Some days are bad days and we can’t help it. From the moment we wake up things start to go off. We can’t find the belt, coffee machine stops working, there’s a bad smell coming from somewhere, a friend messages they can’t make it tonight, and the list usually goes on.
Let’s not even talk about the psychological and emotional burdens we each carry, consciously or subconsciously, day in and day out.
When bad things, situations, or feelings accumulate, however, we need a vent to release the negative energies surrounding us.
Recently I was feeling off, uncentered, unfocused, and anxious. I just couldn’t pull my thoughts together. And I decided to do something about it. I decided to go for a walk. Alone. On the Beechwood Trail in my neighbourhood.
Let me tell you, I so needed it. There was hardly anyone on the trail. A dog walker here and there and an occasional bike rider. It was mostly birds who kept me company.
There are many directions you can go and explore from this trail and usually end up in another part of the city. Every time it’s a different experience. That’s what I love the most about trails.
And capturing photos like this…
… that are literally saying come follow me into the unknown.
It was refreshing to take my time through the woods, deliberately choosing this way and that, completely ignorant of time. And the wind and bird chirping the only noises around me. How loud the birds were! You would never notice it if you had a person for a company.
I walked by the Lower Don River, admiring the water flow, the trees hanging over with branches barely touching the water like they are saying take us away with you.
How relaxing it was to listen to the river flow. The river was here 12,000 thousand years ago (fact: it was created after the ice age) and will probably be here thousands of years after me. This realization was quite powerful.
The further I walked, the more types of plants I noticed along the trail. I sat on a big white stone and closed my eyes with my face up in the sun. There are no words to describe the feeling that I felt at that moment, other than bliss. I felt lucky to live in a city where I can get lost in nature within minutes and reap the benefits of grounding myself to earth.
It dawned on me also how lucky the ancient people were to live surrounded by lush, thriving natural world, devoid of pollution, deforestation, and other consequences of civilization. To access at their own leisure whenever they wanted the mother Nature. It is something we the city dwellers can only dream of today.
I passed the railway and some graffiti. I stood on 2 bridges to inspect the water for any sign of fish. Sadly, there weren’t any. I did see what looked like a black swan to me, but it was a duck. I caught it flying off from the water which was the highlight of my trail experience. It made me smile because I was glad to witness it.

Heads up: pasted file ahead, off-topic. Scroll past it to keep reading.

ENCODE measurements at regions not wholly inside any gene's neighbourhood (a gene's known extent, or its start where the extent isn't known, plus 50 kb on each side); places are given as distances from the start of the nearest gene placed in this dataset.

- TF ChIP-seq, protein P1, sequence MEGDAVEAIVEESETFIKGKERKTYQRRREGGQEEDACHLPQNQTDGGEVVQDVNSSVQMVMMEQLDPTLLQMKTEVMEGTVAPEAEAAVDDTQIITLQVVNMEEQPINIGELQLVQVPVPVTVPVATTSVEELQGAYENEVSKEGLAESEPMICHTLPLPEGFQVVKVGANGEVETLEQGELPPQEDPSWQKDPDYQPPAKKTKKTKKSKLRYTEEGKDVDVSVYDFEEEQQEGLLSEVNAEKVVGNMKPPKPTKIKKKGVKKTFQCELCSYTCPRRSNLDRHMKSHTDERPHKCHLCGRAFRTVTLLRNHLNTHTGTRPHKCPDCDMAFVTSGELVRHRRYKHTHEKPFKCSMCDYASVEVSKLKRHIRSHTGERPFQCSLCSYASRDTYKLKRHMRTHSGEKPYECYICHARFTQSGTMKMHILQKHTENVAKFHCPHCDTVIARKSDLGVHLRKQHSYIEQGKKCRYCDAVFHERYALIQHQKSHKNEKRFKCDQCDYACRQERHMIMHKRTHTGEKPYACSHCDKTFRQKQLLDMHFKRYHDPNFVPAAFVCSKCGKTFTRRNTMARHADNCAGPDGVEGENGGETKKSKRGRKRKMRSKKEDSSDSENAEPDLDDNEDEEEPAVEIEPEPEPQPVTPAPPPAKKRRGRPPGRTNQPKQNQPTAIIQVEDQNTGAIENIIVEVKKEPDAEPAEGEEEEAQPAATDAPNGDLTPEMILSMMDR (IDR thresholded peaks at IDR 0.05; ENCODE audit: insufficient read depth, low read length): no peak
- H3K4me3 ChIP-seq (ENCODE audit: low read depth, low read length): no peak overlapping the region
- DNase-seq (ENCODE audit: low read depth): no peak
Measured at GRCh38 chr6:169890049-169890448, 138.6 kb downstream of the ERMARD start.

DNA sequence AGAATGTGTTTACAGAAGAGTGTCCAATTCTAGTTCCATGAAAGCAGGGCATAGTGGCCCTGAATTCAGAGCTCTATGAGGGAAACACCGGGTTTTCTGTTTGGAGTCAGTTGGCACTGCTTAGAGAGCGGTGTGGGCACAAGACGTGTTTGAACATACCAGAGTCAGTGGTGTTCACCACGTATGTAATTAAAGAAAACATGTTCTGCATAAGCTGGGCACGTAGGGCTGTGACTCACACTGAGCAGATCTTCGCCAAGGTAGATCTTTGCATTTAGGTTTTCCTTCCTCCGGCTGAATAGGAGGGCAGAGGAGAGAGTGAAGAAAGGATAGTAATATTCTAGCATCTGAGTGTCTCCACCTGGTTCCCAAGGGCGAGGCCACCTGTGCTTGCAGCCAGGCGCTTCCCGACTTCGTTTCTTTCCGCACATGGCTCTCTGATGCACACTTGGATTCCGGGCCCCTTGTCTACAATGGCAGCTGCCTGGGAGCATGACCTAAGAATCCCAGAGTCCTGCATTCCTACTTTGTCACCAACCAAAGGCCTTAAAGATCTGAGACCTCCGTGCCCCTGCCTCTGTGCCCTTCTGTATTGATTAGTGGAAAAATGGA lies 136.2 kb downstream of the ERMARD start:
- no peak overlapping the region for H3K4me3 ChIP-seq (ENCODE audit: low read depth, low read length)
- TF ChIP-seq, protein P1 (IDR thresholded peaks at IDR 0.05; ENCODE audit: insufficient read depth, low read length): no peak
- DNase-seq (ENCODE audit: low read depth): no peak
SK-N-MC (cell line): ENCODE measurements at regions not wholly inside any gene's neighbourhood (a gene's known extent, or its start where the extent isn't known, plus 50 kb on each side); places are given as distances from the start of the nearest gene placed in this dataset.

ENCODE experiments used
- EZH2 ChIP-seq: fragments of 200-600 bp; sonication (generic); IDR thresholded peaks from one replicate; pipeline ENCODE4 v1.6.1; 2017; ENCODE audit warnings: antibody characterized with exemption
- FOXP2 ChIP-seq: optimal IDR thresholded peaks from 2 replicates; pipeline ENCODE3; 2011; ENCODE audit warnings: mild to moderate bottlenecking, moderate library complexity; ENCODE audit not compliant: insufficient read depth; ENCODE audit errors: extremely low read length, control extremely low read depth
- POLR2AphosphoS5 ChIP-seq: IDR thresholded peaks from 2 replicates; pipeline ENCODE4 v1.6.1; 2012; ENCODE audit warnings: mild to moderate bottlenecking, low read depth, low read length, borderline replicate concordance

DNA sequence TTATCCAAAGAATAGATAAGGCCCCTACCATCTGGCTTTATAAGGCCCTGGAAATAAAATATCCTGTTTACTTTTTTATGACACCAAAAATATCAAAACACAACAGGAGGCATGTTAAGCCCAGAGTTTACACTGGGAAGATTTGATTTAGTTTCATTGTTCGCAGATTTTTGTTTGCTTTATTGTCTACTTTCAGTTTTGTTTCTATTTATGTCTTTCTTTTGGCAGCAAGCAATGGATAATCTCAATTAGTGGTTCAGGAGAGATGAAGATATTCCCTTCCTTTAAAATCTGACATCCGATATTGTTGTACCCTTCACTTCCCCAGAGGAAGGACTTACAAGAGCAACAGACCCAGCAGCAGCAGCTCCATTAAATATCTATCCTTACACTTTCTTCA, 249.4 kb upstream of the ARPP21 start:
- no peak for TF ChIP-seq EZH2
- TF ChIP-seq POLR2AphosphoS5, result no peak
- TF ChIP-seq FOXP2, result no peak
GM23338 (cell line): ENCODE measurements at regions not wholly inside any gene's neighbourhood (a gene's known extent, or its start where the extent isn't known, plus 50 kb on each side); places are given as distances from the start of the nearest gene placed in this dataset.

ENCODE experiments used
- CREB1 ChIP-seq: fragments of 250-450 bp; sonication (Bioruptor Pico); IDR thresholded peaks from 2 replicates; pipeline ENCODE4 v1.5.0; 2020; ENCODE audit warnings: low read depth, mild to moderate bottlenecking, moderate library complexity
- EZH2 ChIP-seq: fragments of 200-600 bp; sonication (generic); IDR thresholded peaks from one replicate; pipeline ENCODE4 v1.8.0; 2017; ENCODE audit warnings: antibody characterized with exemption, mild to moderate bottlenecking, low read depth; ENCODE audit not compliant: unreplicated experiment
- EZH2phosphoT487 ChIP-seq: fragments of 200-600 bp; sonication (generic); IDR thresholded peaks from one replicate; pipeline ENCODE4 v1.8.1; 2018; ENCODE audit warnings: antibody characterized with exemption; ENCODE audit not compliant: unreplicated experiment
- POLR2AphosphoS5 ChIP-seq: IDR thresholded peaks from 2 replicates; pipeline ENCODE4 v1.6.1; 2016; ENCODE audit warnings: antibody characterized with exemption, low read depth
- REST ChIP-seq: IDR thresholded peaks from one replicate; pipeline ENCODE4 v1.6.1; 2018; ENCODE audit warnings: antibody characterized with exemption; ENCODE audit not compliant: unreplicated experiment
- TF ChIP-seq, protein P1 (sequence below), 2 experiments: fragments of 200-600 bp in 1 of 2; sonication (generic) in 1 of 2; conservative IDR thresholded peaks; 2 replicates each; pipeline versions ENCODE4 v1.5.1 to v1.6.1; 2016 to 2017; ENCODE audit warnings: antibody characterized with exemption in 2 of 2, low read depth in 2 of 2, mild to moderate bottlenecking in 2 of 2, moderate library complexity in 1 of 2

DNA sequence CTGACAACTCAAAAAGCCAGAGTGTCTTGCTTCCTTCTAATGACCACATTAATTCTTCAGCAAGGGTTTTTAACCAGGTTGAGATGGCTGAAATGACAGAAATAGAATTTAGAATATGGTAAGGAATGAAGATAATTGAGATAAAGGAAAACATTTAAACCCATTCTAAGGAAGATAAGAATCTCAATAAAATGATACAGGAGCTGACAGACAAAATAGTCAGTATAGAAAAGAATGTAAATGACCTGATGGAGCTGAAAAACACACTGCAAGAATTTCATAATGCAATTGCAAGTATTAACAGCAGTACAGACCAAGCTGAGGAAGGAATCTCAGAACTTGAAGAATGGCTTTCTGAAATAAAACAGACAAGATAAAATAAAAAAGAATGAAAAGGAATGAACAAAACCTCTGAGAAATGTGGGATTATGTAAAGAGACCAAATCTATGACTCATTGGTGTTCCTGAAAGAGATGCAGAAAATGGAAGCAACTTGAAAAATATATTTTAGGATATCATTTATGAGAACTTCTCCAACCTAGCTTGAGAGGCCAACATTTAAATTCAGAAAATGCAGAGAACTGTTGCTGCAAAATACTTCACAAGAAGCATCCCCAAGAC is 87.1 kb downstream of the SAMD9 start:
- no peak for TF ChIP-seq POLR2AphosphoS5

At the end of my trail, just as I was about to head toward parking, I turned my head to the left and noticed a small path leading to what looked like an enchanted forest to me. I am not kidding. Thousands of birch trees standing on a bed of sunny green meadow. I tried to capture a crow with my camera but it was hiding in the branches too well.
I left home energized, satisfied, glad, and most importantly, with a clear mind. After just an hour and a half in the woods, I was a different person. I was able to collect my thoughts again and my awareness was raised.
I realized then how disconnected we all are from nature and from ourselves. How we don’t make the time to go with our hearts and mind where our predecessors went. It is unfortunate because nature has much to offer and much to teach us. Evolution of life, unity, diversity, versatility, fragility, and spirituality are just some of the lessons that nature teaches.
The education system should put more value on natural resources and how we can all benefit from them. I am glad to see that nature/forest kindergartens are popping up around the world. Children should be introduced to nature from a young age so they can learn to appreciate the power of nature and help the growing trend of living sustainably.
I hope that this post will inspire you to connect with nature more, to teach your kids from a young age the importance of nature and why preserving it is crucial for our existence and overall well-being.
What is your relationship with nature? Do you make enough time for it?